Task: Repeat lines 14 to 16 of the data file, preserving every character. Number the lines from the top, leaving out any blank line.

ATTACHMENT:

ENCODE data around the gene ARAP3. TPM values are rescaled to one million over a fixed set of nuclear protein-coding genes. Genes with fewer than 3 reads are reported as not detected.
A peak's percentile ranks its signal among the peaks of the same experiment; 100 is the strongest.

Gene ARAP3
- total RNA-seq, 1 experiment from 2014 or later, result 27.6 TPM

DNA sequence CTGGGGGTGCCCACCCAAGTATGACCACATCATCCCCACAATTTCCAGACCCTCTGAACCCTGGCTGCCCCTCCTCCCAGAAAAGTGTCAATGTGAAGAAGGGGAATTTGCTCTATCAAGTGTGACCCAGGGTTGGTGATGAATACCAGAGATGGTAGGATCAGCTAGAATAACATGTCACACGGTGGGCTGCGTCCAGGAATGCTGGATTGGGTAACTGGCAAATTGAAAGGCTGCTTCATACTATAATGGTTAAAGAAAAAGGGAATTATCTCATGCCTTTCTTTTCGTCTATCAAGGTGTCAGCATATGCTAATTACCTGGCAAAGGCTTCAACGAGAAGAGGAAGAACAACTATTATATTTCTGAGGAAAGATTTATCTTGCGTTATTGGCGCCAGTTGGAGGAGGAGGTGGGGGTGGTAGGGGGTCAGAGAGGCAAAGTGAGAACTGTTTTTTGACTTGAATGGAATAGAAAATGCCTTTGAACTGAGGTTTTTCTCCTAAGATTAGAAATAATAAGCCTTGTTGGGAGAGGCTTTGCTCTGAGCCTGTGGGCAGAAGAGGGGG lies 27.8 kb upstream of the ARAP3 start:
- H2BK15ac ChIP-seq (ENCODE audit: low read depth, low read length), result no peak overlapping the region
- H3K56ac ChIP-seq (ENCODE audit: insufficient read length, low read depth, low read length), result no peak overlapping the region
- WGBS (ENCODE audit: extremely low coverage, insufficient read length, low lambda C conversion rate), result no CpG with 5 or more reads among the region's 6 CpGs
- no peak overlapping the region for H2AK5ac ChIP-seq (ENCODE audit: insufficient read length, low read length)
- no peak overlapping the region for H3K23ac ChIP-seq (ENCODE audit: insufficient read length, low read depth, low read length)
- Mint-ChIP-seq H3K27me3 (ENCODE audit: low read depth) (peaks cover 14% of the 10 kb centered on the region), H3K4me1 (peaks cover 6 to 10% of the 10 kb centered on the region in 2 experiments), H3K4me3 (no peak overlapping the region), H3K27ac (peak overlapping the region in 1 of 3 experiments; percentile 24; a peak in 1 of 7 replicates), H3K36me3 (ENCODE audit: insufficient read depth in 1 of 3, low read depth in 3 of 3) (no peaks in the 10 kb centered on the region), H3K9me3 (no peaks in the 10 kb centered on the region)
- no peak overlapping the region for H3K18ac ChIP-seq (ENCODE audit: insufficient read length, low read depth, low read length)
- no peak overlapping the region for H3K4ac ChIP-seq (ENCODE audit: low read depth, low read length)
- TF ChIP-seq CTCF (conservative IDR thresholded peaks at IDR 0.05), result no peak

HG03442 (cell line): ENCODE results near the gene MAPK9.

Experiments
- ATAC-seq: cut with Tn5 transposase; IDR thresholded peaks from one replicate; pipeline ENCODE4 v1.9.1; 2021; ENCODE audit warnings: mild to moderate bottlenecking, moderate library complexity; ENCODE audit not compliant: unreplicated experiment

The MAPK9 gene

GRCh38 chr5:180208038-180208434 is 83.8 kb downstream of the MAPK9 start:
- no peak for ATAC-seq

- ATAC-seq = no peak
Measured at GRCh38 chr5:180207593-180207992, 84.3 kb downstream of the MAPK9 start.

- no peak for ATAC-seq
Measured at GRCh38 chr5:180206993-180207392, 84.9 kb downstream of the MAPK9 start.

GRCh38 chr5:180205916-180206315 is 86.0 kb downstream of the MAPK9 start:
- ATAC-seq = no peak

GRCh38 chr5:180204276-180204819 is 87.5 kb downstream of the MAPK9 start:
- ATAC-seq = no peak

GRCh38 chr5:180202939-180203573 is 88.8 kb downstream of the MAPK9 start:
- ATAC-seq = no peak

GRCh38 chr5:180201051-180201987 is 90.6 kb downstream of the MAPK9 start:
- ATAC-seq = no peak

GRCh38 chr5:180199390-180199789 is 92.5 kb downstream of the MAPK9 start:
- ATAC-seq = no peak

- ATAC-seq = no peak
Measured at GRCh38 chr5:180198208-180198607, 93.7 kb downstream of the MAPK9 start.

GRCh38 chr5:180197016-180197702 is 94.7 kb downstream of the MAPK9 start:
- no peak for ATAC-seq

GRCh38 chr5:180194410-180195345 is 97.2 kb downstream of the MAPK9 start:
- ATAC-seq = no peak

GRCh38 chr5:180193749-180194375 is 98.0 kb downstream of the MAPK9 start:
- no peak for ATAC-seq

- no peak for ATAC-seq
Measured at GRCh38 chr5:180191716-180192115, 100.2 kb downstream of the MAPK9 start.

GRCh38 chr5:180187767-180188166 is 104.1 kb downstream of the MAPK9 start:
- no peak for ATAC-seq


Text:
- TF ChIP-seq CTCF (conservative IDR thresholded peaks at IDR 0.05), result no peak

HG03442 (cell line): ENCODE results near the gene MAPK9.

Experiments